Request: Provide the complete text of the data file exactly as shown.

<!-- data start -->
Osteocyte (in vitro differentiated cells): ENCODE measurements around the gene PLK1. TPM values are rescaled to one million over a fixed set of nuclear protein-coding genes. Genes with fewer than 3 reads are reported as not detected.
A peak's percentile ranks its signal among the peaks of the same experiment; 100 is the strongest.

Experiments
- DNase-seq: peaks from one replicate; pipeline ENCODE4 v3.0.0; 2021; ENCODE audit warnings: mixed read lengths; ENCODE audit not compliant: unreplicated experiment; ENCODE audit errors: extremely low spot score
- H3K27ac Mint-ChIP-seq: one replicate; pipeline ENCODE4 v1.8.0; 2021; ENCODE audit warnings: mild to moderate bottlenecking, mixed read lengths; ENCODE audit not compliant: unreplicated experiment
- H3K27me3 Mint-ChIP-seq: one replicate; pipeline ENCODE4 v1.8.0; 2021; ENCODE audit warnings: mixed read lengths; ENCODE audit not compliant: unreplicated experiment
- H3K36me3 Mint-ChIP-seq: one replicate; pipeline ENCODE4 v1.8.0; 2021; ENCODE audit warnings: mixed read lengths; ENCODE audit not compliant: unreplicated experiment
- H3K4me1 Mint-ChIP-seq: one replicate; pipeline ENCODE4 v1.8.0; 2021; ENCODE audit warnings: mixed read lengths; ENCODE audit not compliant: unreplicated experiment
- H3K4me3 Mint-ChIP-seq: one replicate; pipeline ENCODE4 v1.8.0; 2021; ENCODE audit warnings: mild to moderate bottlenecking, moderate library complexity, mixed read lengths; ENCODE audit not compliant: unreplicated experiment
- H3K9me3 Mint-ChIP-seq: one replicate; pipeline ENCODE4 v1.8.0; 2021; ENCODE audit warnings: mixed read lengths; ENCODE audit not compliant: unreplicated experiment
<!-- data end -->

Osteocyte (in vitro differentiated cells): ENCODE measurements around the gene PLK1. TPM values are rescaled to one million over a fixed set of nuclear protein-coding genes. Genes with fewer than 3 reads are reported as not detected.
A peak's percentile ranks its signal among the peaks of the same experiment; 100 is the strongest.

Experiments
- DNase-seq: peaks from one replicate; pipeline ENCODE4 v3.0.0; 2021; ENCODE audit warnings: mixed read lengths; ENCODE audit not compliant: unreplicated experiment; ENCODE audit errors: extremely low spot score
- H3K27ac Mint-ChIP-seq: one replicate; pipeline ENCODE4 v1.8.0; 2021; ENCODE audit warnings: mild to moderate bottlenecking, mixed read lengths; ENCODE audit not compliant: unreplicated experiment
- H3K27me3 Mint-ChIP-seq: one replicate; pipeline ENCODE4 v1.8.0; 2021; ENCODE audit warnings: mixed read lengths; ENCODE audit not compliant: unreplicated experiment
- H3K36me3 Mint-ChIP-seq: one replicate; pipeline ENCODE4 v1.8.0; 2021; ENCODE audit warnings: mixed read lengths; ENCODE audit not compliant: unreplicated experiment
- H3K4me1 Mint-ChIP-seq: one replicate; pipeline ENCODE4 v1.8.0; 2021; ENCODE audit warnings: mixed read lengths; ENCODE audit not compliant: unreplicated experiment
- H3K4me3 Mint-ChIP-seq: one replicate; pipeline ENCODE4 v1.8.0; 2021; ENCODE audit warnings: mild to moderate bottlenecking, moderate library complexity, mixed read lengths; ENCODE audit not compliant: unreplicated experiment
- H3K9me3 Mint-ChIP-seq: one replicate; pipeline ENCODE4 v1.8.0; 2021; ENCODE audit warnings: mixed read lengths; ENCODE audit not compliant: unreplicated experiment